Temporal range: Middle Miocene–Late Miocene
Barbour and Sternberg, 1935
Gnathabelodon is an extinct proboscidean (elephant) genus endemic to North America that includes species that lived during the Middle to Late Miocene. They were called "Spoon-billed Mastodons" since their lower jaw was elongated and shaped like a shoe-horn or spoon. The genus Gnathabelodon consists of two species: Thorpe's Spoon-billed Mastodon (G. thorpei) and Buckner's Spoon-billed Mastodon (G. buckneri). The flaring of the tip of their lower jaw was similar to that of the "shovel-tuskers" (Platybelodon and Amebelodon) however Gnathabelodon species are distinct in having no lower tusks whilst the "shovel tuskers" have broad, flattened lower tusks. The upper tusks are large and curve outwards and upwards. In respects to dentition and overall body form, it was similar to other species of Gomphotherium.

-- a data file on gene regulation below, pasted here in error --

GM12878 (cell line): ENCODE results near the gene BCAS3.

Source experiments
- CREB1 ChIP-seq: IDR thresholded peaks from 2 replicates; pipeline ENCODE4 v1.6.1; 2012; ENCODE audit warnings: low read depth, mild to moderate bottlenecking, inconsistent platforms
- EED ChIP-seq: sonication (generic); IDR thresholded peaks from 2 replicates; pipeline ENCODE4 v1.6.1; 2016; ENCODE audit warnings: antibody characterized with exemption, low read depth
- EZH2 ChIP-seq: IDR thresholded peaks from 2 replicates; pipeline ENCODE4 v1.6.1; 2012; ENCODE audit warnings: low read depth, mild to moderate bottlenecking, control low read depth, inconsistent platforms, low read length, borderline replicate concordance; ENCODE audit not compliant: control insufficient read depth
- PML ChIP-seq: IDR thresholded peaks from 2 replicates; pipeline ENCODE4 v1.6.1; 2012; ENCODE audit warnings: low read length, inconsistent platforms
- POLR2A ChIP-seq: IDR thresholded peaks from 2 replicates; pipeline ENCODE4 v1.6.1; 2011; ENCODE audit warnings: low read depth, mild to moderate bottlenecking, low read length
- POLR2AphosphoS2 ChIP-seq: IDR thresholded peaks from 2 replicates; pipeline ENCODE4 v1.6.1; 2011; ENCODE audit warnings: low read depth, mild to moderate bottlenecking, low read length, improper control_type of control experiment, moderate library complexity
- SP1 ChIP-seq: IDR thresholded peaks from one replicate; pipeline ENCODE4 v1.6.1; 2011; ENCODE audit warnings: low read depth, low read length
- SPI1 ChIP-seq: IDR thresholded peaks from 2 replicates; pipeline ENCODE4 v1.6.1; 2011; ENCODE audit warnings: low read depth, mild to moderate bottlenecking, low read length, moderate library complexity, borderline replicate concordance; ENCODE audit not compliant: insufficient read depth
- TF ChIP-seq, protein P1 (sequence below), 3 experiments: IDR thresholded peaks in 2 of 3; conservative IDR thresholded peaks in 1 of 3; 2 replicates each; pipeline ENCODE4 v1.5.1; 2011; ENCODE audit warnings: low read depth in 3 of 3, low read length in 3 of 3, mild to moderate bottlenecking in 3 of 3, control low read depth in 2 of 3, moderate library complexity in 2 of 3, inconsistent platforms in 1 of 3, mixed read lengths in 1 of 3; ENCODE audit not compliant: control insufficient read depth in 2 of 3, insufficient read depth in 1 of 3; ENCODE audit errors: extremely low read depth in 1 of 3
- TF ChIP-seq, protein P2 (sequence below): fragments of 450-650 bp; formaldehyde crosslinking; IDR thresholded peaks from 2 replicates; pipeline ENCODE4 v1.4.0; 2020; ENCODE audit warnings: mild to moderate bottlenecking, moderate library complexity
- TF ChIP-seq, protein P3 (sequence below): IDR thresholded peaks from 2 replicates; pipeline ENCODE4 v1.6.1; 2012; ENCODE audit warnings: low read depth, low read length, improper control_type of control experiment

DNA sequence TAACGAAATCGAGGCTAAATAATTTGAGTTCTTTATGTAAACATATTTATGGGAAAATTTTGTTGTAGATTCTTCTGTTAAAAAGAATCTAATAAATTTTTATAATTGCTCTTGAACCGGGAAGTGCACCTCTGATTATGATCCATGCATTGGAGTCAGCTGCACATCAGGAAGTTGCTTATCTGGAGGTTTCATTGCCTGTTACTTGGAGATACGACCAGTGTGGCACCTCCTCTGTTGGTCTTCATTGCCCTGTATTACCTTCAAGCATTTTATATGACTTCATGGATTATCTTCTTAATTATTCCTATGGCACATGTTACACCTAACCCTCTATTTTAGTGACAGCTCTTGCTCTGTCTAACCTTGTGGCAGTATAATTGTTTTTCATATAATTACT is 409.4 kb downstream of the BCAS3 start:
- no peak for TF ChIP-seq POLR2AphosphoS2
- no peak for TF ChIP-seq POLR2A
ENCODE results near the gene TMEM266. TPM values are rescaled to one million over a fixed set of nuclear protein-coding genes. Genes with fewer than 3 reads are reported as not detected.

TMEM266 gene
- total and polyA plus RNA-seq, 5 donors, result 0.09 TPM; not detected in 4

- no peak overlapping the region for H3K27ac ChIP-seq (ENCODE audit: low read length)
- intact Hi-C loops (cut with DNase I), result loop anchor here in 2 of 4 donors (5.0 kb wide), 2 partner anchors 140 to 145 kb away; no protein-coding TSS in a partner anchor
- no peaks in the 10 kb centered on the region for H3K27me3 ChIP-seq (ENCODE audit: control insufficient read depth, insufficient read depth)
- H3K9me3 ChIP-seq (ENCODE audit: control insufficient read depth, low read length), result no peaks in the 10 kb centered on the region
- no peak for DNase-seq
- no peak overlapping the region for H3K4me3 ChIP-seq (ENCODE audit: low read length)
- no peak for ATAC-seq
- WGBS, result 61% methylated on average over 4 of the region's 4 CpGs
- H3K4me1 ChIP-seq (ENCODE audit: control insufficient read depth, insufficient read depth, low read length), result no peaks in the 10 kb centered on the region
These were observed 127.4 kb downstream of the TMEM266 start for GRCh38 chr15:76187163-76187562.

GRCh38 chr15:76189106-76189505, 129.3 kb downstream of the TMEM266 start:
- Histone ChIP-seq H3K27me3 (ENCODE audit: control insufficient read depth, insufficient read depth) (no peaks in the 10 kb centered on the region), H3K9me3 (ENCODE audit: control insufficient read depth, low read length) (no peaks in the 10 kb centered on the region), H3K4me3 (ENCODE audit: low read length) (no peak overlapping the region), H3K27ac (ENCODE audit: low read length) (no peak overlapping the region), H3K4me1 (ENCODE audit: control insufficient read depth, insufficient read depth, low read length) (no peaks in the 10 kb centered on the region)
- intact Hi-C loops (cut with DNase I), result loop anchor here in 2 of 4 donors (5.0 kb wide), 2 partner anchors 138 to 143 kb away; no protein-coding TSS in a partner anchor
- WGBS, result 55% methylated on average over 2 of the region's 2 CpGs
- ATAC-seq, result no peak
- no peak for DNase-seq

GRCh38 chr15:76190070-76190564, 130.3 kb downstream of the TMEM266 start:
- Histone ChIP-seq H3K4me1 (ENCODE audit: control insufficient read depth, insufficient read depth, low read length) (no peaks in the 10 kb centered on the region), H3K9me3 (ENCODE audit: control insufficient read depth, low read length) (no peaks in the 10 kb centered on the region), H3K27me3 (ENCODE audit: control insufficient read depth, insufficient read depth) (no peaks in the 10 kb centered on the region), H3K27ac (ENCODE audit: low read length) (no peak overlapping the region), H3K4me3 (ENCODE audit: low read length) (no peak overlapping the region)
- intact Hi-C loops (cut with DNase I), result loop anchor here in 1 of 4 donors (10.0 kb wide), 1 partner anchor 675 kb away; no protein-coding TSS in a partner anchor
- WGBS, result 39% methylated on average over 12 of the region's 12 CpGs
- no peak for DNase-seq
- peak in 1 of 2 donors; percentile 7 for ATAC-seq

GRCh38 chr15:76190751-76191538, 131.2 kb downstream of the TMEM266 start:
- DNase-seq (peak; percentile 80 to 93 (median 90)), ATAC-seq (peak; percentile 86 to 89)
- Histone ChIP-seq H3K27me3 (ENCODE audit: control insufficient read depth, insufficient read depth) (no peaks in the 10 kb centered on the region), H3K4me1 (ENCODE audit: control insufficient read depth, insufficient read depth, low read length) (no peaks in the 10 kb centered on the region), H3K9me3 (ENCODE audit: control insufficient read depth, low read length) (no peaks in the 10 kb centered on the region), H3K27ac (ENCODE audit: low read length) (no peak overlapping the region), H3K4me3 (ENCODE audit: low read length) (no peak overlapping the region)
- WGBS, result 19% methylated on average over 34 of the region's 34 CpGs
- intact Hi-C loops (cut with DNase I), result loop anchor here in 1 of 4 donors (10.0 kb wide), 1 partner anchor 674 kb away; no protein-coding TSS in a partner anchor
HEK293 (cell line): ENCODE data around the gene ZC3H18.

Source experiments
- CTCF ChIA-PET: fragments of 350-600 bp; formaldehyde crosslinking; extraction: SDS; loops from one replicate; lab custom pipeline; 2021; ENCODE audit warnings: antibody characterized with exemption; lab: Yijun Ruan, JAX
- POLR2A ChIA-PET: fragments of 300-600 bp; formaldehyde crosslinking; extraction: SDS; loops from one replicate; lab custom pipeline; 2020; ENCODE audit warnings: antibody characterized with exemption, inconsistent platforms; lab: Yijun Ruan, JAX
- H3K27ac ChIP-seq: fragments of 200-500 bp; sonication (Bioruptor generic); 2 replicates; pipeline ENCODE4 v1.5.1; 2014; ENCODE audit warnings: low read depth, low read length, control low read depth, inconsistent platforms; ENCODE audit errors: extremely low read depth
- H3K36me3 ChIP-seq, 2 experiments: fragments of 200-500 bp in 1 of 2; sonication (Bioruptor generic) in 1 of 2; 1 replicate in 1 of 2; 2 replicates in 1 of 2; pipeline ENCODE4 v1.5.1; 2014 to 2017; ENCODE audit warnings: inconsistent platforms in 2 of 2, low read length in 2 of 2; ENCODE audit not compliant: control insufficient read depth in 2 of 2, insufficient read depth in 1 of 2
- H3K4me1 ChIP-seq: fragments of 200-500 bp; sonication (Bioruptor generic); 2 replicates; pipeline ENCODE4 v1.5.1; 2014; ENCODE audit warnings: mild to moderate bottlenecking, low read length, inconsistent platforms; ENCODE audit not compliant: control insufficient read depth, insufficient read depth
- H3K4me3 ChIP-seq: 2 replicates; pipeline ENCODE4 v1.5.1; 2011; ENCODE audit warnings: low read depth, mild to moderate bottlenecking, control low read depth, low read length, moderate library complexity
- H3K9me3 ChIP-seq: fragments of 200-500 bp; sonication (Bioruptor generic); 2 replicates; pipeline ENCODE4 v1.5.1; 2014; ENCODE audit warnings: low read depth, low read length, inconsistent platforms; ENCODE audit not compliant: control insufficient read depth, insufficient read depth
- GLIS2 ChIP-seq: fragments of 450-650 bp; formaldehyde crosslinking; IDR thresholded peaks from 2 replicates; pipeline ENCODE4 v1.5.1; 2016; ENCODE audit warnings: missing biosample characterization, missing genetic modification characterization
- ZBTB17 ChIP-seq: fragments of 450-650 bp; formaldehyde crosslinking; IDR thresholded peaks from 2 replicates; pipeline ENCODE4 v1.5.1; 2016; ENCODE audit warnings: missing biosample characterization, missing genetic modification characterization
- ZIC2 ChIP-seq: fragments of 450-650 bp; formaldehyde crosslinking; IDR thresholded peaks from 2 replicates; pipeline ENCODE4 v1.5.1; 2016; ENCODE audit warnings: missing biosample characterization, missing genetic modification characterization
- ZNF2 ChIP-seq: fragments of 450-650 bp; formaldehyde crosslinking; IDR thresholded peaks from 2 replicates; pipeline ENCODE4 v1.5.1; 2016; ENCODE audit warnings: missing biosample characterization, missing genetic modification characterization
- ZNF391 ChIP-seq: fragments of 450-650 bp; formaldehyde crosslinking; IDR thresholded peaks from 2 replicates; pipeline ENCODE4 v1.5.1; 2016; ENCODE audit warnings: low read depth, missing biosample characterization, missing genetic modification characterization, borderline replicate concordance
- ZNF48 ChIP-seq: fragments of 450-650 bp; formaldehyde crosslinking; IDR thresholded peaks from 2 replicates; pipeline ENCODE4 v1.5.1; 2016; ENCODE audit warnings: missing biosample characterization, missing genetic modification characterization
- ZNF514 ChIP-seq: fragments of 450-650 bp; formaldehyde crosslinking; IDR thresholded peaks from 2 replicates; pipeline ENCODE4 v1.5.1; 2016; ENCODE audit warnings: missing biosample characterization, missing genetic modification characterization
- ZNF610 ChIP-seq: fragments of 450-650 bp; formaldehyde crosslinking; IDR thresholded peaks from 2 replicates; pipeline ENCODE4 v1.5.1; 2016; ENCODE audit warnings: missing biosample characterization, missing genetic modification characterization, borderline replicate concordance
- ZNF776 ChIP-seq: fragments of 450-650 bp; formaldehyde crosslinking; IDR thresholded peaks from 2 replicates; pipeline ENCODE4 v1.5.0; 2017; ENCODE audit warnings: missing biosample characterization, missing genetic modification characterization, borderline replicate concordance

|This article needs additional citations for verification. (February 2009)|
- Barbour, E.H. and Sternberg, G. (1935). Gnathabelodon thorpei, gen. et sp. nov. A new mud-grubbing mastodon. Bulletin of the Nebraska State Museum, 42: 395-404.
- A Pictorial Guide to Fossils by Gerard Ramon Case
- Classification of Mammals by Malcolm C. McKenna and Susan K. Bell
|This prehistoric mammal-related article is a stub. You can help Wikipedia by expanding it.|